It’s also time to stop asking for permission. It’s time to create private safe-injection facilities in our communities. It’s time to redefine drug use and drug addiction from the ground up. It’s time to be more conscious and present in the face of it. It’s time to treat individuals with enough dignity and respect to give them the cold hard facts about drugs and let them make up their own minds.
It’s time to end the drug war by making it obsolete. Through compassion and education. And let the guns and jackboots fall by the wayside.
To dig deeper into why the Drug War needs to go, we invite Charles Hugh Smith to the show. He’ll show you why America is so deeply entrenched in the Drug War, and why we need to end it. Now.
It’s Time to Abolish the DEA and America’s “War on Drugs” Gulag
Charles Hugh Smith
It’s difficult to pick the most destructive of America’s many senseless, futile and tragically needless wars, but the “War on Drugs” is near the top of the list.
Prohibition of mind-altering substances has not just failed–it has failed spectacularly, and generated extremely destructive and counterproductive consequences.
What was the result of the Prohibition of alcohol in the 1920s? Prohibition instantly criminalized 40+% of the adult populace and created hugely profitable criminal organizations.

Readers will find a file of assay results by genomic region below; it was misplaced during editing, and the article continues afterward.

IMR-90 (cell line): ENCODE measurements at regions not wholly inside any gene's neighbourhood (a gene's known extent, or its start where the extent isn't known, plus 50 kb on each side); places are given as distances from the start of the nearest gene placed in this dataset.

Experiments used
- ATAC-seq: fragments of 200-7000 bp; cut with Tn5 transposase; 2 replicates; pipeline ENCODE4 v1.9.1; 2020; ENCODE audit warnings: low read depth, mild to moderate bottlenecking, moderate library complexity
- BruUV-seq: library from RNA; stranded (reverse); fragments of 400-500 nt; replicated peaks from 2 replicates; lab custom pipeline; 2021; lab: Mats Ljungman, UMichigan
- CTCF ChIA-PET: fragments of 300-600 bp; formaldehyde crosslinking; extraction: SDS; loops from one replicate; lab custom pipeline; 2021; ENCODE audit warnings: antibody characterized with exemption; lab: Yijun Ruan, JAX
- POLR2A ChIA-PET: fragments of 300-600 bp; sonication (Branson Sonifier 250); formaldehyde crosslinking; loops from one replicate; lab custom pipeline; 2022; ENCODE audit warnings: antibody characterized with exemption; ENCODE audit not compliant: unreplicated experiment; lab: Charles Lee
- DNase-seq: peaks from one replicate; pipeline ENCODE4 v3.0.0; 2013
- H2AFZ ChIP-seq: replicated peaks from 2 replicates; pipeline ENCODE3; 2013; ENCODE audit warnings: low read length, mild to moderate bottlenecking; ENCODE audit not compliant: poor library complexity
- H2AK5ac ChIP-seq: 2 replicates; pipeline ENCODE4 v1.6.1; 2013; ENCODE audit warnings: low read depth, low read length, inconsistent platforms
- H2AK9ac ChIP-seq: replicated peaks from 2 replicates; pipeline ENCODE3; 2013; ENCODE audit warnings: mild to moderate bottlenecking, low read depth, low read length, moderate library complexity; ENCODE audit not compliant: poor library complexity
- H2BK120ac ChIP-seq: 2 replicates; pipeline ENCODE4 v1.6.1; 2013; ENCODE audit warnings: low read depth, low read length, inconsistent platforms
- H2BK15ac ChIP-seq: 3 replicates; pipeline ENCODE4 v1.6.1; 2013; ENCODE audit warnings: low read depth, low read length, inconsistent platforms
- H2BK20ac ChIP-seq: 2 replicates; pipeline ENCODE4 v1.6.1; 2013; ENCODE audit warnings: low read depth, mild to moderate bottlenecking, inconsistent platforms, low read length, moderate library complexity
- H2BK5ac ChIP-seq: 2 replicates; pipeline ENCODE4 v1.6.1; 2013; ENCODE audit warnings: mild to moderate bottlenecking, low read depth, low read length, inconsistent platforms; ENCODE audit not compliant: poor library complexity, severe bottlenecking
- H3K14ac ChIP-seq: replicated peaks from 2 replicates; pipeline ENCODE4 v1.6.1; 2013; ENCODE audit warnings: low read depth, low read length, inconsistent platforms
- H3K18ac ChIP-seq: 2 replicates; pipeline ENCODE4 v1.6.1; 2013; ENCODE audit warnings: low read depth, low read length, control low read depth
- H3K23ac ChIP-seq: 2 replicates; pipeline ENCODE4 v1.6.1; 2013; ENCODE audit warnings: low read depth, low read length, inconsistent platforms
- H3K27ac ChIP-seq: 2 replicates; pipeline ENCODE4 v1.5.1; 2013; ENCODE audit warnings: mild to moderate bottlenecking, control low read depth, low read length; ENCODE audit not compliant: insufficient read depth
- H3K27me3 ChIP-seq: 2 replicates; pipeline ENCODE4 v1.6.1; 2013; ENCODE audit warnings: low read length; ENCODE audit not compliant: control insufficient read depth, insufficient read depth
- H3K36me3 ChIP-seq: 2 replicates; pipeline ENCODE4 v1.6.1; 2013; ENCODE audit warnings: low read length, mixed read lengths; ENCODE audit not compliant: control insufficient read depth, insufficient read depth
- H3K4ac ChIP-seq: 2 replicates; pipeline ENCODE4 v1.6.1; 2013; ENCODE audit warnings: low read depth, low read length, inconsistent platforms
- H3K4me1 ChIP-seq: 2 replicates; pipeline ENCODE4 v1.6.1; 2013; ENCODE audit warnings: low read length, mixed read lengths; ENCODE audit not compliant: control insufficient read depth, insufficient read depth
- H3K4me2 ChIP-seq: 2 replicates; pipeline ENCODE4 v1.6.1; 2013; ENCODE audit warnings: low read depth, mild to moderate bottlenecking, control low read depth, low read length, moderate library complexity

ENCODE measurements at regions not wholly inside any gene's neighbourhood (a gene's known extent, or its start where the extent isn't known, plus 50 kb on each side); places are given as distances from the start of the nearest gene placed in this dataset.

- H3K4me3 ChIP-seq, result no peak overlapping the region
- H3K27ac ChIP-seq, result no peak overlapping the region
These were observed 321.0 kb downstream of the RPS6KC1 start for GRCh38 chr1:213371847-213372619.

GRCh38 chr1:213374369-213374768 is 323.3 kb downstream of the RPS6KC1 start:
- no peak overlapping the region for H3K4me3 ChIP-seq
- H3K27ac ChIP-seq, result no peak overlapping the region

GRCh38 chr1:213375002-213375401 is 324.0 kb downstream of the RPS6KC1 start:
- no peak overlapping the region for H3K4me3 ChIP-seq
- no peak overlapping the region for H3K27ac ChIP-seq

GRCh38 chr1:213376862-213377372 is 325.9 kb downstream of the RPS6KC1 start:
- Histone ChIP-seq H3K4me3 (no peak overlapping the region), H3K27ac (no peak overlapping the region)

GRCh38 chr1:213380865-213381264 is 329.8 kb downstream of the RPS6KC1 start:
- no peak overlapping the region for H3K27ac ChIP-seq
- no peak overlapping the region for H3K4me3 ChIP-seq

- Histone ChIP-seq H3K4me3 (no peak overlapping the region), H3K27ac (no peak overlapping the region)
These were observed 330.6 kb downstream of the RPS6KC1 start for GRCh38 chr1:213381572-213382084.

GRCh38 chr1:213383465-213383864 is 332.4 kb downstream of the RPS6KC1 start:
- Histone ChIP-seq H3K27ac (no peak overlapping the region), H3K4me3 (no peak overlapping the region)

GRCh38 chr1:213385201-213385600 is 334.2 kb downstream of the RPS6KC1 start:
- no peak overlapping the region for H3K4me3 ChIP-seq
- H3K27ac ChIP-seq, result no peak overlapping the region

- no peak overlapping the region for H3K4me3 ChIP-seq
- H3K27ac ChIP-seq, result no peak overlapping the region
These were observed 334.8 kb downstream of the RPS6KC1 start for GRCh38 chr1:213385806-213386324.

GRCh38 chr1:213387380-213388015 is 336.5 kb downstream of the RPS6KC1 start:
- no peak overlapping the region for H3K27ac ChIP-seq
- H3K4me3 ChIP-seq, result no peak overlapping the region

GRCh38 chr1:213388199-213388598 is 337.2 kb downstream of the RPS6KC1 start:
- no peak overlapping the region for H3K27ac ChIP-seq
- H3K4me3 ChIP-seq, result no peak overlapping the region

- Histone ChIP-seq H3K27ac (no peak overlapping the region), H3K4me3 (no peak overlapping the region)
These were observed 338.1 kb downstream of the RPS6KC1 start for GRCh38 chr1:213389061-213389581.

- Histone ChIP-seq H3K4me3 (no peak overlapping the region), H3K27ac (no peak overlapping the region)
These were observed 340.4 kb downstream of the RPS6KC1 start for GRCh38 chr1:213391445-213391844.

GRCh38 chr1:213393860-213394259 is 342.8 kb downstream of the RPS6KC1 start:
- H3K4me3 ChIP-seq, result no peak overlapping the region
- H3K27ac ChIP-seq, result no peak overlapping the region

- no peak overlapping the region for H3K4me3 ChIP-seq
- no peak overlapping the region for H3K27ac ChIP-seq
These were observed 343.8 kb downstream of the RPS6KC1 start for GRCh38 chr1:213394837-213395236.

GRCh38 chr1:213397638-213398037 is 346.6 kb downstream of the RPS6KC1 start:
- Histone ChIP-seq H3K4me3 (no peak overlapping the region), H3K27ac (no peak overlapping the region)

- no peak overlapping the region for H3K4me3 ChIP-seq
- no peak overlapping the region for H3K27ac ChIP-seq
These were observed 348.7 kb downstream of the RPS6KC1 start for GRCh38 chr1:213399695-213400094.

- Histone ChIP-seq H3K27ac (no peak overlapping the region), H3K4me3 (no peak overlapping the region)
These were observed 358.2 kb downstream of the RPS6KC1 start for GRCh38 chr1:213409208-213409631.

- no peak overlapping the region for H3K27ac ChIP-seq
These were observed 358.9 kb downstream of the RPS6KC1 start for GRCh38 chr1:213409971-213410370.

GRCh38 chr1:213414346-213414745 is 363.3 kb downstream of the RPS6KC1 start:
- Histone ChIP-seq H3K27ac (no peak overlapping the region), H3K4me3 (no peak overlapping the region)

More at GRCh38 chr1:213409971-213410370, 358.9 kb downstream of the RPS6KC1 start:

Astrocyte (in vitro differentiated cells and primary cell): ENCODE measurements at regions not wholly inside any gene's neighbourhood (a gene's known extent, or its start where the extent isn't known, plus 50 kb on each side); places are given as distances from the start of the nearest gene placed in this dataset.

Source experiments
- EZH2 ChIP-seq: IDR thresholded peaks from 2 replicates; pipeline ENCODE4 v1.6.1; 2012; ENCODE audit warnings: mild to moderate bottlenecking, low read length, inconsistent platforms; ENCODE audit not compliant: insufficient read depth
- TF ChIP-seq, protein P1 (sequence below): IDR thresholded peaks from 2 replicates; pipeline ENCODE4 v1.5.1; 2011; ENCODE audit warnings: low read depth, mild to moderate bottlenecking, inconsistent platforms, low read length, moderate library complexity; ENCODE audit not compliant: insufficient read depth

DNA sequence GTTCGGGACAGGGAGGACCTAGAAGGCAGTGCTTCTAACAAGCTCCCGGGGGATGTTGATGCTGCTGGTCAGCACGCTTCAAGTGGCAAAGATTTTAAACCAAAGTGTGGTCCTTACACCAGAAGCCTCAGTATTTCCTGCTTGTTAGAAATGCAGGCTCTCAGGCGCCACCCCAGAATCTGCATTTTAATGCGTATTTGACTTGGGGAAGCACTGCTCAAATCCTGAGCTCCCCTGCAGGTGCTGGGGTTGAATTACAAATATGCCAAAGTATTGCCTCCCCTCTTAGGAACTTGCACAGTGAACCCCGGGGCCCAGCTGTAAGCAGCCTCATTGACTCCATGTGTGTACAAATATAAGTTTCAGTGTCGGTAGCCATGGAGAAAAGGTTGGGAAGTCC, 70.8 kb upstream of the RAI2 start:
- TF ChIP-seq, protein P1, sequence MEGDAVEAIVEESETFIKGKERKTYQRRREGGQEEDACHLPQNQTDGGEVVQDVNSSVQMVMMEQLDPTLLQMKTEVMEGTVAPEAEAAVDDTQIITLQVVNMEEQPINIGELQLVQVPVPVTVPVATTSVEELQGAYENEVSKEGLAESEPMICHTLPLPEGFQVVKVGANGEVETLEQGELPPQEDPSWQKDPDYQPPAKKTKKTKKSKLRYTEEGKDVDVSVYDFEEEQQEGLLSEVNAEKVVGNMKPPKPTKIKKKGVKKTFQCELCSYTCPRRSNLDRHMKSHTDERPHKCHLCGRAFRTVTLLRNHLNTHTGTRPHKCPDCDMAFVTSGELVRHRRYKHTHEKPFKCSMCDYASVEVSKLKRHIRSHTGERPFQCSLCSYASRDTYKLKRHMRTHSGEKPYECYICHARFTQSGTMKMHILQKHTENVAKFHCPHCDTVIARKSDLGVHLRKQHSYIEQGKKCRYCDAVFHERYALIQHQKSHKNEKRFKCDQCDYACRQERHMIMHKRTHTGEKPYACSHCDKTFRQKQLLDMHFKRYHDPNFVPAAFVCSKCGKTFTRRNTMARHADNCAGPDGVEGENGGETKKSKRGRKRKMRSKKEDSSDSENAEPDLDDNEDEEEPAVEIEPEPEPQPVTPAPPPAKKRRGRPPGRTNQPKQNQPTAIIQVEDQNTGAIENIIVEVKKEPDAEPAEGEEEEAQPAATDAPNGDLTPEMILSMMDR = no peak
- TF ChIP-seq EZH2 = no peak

What was the result of the “War on Drugs”? This modern-day Prohibition instantly criminalized large swaths of the adult populace and created hugely profitable criminal organizations.
If you want to increase drug use, criminalize innocent citizens and spawn gargantuan criminal organizations, then by all means declare “war” via Prohibition. The results of Prohibition/War on Drugs are so visibly perverse and so destructive that the entire enterprise is sickeningly Orwellian.
The well-paid apologists for Prohibition/War on Drugs claim that imprisoning millions of people “helps” them avoid drugs. If you think being tossed in prison for a few years “helps” people, then step right up and accept a fiver (5-year sentence) in an American prison, which is essentially a factory that produces one product: people damaged by imprisonment, deprived of their full citizenship, hobbled by a felony conviction–ex-con beneficiaries of years of tutorials by hardened criminals.